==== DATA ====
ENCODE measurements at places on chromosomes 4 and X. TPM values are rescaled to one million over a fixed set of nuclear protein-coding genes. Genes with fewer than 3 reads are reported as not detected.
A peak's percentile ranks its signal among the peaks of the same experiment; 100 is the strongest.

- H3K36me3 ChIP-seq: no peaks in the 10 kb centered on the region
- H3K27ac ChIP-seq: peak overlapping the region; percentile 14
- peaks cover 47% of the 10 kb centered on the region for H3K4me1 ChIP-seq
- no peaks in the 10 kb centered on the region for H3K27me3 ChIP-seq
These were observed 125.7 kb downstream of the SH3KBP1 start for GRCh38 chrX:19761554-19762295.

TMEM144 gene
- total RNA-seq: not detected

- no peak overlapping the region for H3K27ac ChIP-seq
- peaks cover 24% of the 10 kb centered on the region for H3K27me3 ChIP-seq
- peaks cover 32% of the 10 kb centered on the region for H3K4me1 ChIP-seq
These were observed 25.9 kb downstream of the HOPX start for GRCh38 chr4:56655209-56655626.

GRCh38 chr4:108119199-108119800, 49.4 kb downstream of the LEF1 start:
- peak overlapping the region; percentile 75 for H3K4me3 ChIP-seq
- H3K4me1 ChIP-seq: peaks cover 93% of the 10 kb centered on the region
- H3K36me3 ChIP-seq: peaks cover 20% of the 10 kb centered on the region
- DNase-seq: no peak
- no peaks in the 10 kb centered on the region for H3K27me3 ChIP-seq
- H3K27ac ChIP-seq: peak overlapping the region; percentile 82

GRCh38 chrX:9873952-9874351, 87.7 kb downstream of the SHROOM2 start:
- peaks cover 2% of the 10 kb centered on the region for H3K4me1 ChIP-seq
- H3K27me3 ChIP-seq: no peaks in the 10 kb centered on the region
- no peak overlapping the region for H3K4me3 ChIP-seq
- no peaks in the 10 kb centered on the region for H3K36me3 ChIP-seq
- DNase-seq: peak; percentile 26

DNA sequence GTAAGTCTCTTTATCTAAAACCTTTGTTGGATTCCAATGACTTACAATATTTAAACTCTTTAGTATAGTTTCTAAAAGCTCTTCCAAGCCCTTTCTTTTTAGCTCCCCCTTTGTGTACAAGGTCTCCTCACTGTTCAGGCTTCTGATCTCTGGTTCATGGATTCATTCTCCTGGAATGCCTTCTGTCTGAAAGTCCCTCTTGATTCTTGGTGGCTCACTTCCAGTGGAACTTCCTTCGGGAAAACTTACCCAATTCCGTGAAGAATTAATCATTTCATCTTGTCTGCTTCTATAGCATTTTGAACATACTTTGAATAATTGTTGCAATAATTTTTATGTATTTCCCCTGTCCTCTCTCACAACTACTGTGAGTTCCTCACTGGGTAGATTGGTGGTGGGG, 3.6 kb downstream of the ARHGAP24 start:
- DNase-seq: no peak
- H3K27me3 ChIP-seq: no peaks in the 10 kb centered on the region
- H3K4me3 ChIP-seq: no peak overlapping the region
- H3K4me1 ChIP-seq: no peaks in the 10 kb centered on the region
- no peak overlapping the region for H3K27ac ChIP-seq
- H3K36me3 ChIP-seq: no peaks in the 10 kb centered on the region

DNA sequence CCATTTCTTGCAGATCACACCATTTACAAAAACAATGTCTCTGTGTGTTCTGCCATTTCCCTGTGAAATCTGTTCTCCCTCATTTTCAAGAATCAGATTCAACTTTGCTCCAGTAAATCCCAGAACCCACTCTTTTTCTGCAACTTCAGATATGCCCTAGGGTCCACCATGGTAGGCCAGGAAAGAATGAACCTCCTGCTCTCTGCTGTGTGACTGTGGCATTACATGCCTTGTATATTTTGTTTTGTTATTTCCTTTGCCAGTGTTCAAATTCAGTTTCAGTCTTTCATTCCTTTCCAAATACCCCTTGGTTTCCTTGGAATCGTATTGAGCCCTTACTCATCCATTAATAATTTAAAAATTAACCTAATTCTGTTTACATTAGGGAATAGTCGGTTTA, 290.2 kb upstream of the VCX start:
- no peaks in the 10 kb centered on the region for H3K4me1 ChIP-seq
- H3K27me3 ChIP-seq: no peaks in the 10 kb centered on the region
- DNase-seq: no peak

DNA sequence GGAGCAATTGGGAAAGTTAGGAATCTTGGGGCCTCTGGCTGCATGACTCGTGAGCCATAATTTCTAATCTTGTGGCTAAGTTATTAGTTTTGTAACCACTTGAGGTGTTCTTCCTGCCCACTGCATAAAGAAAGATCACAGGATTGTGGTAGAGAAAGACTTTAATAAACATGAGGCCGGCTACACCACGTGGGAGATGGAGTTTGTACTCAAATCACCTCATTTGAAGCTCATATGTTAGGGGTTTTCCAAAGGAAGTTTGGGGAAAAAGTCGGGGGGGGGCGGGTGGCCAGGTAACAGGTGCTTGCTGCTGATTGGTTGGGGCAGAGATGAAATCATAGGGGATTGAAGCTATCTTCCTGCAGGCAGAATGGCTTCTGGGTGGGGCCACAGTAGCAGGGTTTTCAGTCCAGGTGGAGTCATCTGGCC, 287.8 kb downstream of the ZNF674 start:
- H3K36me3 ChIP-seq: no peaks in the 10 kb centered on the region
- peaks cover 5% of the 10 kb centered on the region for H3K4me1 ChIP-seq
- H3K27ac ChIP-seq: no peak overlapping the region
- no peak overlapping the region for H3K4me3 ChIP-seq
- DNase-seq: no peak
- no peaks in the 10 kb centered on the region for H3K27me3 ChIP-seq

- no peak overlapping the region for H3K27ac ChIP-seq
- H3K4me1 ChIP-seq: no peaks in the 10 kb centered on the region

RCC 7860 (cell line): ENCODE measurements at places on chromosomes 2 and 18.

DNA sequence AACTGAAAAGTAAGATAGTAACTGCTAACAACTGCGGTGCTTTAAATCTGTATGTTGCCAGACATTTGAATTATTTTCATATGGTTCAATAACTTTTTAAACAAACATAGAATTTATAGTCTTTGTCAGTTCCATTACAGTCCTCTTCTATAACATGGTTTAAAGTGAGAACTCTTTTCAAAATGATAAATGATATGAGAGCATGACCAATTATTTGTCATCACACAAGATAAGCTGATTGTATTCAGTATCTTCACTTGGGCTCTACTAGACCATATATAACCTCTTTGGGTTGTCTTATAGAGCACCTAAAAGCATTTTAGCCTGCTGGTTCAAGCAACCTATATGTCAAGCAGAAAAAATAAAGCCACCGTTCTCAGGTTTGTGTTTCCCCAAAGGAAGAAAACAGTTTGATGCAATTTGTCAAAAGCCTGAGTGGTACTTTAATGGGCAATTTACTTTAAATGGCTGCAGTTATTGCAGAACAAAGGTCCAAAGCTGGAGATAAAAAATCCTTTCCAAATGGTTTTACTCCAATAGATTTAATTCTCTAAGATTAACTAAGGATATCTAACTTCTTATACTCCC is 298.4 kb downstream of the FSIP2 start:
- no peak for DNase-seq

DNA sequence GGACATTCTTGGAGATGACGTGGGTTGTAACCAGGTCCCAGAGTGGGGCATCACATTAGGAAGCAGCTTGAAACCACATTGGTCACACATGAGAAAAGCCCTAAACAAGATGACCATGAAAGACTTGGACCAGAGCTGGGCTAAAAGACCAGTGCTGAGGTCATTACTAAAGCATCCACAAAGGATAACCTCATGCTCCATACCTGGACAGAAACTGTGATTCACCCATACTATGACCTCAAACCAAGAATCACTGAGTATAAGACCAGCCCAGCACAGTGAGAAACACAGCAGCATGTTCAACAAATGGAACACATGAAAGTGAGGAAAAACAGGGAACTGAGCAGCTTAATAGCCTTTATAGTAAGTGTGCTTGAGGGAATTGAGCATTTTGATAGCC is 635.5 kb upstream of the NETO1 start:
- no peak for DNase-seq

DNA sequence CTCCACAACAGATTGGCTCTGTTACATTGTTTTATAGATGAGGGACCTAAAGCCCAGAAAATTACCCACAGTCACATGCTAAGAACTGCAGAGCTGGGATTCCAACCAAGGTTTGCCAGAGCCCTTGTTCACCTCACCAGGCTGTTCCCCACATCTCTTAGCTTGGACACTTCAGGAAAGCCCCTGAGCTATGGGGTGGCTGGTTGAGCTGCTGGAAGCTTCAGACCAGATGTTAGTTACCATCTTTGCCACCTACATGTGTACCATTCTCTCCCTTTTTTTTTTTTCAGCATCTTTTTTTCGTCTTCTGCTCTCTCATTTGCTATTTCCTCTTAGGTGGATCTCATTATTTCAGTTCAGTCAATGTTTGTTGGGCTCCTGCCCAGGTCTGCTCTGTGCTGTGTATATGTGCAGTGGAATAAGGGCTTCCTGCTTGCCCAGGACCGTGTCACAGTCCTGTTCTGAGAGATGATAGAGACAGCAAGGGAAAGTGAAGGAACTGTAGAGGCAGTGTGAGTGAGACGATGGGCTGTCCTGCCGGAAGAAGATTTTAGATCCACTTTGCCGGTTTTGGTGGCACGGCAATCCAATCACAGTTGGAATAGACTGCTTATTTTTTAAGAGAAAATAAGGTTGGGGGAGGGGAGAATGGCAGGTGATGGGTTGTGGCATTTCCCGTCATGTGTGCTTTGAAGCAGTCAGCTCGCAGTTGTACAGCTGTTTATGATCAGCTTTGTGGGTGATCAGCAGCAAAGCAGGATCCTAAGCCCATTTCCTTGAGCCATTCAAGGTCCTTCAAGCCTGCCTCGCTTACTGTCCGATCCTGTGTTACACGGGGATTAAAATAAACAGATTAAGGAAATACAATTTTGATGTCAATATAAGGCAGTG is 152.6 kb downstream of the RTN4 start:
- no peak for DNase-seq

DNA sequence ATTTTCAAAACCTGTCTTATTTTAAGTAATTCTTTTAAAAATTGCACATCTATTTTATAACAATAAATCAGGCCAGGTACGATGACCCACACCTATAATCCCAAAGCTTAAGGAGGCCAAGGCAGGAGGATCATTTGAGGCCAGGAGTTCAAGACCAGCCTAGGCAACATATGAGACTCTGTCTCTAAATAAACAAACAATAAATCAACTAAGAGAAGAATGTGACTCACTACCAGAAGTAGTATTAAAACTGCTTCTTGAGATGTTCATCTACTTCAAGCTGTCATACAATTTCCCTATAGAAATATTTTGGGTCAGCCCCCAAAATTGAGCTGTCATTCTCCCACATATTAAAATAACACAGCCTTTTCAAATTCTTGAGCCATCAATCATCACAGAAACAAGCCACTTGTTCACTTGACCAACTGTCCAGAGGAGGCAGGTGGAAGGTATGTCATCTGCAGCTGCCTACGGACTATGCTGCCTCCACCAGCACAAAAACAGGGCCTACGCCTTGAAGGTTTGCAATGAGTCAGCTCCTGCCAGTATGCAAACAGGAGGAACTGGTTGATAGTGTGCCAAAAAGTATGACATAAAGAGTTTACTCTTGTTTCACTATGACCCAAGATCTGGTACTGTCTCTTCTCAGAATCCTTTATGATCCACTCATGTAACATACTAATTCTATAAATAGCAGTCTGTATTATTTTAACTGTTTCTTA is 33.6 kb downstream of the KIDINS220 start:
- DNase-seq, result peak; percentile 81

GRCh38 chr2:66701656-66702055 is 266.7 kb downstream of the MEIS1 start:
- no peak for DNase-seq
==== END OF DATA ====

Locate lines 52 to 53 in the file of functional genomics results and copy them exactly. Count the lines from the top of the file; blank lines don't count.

DNA sequence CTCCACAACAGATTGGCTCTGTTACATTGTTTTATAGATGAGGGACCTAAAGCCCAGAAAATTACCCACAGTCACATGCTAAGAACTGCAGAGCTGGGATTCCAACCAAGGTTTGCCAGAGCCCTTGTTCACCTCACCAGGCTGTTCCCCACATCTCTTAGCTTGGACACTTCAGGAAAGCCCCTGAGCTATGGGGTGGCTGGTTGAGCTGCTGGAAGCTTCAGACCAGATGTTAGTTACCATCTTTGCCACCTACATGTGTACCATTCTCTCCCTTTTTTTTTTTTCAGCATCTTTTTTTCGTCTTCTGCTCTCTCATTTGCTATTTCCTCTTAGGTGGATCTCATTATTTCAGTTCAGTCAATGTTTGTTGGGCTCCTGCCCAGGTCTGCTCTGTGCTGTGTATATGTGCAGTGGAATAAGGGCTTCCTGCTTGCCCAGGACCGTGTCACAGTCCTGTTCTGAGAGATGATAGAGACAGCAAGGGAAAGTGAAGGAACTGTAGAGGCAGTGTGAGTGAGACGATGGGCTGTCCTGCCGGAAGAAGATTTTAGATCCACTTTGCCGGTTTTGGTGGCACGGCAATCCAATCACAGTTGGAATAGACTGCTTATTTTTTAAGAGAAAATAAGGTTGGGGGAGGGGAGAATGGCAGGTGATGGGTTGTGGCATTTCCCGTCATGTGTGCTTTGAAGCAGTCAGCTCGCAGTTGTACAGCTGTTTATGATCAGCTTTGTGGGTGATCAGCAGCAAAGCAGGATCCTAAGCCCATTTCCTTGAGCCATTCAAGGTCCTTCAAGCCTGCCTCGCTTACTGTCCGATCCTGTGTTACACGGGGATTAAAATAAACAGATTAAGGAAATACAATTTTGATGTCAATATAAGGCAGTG is 152.6 kb downstream of the RTN4 start:
- no peak for DNase-seq